Protect Yourself Against SARS
March 20, 2003 -- Although a mysterious pneumonia known as SARS (severe acute respiratory syndrome) is spreading across the globe thanks to the ease of international travel, CDC officials say the outbreak is not a cause for panic in the U.S.
In fact, all suspected SARS cases reported so far involve people that have either:
- Traveled within 10 days before the start of symptoms to the affected regions of Hong Kong, southern China, Vietnam or Singapore; or
- Had close, personal contact with an infected individual, such as a family member or healthcare worker.
That means the best thing you can do to reduce your risk of contracting severe acute respiratory syndrome is to avoid travel to Southeast Asia and close contact with people who have recently returned from those affected areas.
Anyone who develops a fever and respiratory symptoms, such as coughing and difficulty breathing, within 10 days of travel to these areas or contact with someone who has should seek medical attention immediately to be checked for SARS.
Although the exact cause of the mysterious pneumonia is not yet known, health officials believe that it can be spread only through close, face-to-face contact with an infected individual.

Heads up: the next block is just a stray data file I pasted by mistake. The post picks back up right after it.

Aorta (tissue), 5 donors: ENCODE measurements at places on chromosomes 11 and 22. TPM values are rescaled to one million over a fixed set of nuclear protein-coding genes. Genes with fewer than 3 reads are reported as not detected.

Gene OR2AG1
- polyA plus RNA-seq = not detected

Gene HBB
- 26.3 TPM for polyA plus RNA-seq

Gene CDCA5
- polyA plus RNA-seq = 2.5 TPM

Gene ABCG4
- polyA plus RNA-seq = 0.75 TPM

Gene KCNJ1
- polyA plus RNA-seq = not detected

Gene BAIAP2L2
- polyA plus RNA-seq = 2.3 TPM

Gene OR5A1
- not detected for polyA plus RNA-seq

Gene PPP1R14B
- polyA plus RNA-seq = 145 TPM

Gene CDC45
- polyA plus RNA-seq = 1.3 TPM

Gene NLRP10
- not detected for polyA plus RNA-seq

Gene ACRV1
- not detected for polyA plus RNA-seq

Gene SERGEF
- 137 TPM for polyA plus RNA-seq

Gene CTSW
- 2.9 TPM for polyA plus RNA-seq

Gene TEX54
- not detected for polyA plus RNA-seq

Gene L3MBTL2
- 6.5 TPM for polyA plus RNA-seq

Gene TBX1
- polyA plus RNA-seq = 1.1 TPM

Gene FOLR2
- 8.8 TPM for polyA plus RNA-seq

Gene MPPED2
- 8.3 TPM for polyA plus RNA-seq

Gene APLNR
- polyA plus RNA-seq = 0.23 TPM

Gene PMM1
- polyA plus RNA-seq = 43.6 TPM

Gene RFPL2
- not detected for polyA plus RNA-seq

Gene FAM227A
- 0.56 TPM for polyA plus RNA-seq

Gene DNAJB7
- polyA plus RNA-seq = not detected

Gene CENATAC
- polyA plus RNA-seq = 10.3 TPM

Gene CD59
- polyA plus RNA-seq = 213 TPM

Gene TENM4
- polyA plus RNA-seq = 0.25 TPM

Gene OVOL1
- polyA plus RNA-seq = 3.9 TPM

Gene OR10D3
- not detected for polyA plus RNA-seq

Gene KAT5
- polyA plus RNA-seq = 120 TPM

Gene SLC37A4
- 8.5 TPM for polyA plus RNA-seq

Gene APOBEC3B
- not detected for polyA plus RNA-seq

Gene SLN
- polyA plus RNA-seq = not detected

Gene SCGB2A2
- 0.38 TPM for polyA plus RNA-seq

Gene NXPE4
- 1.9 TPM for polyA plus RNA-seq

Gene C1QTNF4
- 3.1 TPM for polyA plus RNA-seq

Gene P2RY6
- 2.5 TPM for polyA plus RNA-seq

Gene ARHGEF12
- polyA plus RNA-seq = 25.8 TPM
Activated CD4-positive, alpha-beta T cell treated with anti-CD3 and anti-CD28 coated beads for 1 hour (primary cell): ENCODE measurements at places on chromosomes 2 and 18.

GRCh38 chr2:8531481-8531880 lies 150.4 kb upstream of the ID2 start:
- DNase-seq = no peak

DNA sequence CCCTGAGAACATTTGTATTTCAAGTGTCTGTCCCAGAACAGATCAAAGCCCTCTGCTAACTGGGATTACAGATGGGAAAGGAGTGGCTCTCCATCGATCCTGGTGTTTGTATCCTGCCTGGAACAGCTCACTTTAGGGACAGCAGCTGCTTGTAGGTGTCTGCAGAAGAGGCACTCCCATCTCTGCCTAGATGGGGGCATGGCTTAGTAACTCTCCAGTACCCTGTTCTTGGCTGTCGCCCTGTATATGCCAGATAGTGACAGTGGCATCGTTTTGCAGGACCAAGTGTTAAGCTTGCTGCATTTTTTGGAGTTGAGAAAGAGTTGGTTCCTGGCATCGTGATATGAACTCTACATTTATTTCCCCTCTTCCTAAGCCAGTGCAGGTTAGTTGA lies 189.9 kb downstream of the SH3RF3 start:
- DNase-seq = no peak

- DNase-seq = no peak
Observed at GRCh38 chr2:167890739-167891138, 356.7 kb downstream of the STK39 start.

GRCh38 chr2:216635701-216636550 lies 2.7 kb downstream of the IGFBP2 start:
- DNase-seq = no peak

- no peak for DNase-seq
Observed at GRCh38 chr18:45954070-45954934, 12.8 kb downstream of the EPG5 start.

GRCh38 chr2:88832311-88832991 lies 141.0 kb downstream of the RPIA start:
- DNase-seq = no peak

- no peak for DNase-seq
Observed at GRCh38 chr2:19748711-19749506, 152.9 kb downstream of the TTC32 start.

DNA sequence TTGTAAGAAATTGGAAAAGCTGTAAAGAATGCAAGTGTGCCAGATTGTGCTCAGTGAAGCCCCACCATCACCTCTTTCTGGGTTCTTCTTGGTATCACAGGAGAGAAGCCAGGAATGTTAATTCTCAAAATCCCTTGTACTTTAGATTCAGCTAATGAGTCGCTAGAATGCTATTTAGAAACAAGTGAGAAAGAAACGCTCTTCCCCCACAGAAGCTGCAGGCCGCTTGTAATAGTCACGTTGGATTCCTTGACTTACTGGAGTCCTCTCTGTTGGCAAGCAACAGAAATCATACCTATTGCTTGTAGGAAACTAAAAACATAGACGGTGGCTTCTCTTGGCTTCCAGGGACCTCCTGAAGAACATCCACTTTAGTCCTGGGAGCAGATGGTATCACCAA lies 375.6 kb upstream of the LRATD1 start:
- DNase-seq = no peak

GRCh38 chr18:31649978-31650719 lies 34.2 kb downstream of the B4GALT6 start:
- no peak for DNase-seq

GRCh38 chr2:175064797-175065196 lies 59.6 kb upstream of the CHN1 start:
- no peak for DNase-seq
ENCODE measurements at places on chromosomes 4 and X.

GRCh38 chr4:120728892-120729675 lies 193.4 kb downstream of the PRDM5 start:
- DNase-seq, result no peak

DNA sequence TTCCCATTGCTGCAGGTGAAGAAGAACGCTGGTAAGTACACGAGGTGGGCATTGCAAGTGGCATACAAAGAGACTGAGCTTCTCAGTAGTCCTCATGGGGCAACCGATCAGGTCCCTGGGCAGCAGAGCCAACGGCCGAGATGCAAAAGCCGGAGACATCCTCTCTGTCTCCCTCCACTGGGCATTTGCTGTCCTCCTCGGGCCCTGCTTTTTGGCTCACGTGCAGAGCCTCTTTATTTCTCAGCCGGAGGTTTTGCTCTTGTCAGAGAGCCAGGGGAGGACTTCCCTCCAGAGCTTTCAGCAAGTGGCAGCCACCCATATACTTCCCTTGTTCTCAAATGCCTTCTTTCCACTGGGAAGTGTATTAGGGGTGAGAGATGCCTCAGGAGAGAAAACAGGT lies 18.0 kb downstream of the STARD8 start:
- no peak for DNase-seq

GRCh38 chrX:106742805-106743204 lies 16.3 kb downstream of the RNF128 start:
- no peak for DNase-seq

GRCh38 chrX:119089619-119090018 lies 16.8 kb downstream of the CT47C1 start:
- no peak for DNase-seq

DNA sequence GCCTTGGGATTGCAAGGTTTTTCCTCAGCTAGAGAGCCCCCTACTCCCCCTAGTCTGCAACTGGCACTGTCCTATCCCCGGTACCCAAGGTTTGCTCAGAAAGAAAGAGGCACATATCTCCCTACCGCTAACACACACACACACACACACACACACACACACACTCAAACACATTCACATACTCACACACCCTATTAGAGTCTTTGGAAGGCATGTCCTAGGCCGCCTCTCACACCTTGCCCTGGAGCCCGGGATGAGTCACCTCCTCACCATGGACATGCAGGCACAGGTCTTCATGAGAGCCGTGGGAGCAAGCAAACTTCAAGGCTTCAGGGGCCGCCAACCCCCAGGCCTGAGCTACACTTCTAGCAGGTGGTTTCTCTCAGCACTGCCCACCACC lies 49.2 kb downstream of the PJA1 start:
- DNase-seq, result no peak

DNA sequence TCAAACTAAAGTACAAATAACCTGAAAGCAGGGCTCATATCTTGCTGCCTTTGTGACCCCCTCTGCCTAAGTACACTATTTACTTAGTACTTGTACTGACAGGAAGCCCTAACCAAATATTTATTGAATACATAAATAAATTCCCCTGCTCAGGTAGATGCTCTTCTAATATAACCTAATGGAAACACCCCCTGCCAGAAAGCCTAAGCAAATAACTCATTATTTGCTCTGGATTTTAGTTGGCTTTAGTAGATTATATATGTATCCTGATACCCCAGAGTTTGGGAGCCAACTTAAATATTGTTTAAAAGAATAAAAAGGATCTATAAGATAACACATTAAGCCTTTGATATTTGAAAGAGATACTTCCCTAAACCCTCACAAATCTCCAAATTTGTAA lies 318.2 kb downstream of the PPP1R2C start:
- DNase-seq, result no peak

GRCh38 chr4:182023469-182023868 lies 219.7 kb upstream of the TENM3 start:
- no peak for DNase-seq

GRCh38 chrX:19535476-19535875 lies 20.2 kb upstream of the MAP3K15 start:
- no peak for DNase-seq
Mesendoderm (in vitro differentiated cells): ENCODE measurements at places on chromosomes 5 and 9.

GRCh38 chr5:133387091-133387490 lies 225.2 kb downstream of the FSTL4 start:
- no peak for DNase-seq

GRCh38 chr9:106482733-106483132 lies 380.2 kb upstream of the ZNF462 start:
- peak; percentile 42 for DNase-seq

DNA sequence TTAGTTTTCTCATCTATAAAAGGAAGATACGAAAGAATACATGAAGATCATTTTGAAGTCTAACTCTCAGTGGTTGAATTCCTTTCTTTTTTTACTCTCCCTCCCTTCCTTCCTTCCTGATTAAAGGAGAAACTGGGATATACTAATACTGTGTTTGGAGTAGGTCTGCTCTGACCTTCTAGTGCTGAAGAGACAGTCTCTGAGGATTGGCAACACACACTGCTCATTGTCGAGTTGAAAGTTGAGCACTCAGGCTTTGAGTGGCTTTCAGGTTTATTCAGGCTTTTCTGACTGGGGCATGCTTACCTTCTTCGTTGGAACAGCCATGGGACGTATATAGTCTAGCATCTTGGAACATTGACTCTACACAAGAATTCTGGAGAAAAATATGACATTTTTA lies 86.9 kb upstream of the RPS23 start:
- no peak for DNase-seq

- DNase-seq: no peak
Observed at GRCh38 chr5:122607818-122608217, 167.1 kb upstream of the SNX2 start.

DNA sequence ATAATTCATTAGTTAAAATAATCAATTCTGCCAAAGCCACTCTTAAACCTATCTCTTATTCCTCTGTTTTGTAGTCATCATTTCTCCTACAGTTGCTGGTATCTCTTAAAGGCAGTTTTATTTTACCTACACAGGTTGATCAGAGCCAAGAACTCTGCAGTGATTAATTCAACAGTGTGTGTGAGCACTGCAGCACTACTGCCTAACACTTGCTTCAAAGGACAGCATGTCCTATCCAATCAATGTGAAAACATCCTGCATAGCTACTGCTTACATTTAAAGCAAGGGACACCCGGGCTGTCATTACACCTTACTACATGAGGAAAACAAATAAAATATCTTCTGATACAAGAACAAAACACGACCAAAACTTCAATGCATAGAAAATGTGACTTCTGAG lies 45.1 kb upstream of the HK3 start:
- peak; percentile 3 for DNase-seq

Researchers are learning more about severe acute respiratory syndrome as the outbreak develops, but CDC director Julie Gerberding, MD, says the fact that most of the cases have been among household contacts or healthcare workers who have had very close and direct contact with infected people or their body fluids suggests that this disease is transmitted from person-to-person by droplets, such as mucus or other body fluids.
"But it's very difficult sometimes to distinguish a droplet, which means you have to be real close, from an aerosol, which can spread in a broader area," says Gerberding.
To be on the safe side, the CDC is recommending that healthcare workers or any other individual wear masks when they are in close contact with patients. According to treatment guidelines, suspected SARS patients are also being kept in isolation.
Gerberding says that there has been a reduction in the spread of severe acute respiratory syndrome in healthcare environments that have followed these precautions, and that's promising news.
SOURCE: CDC. World Health Organization.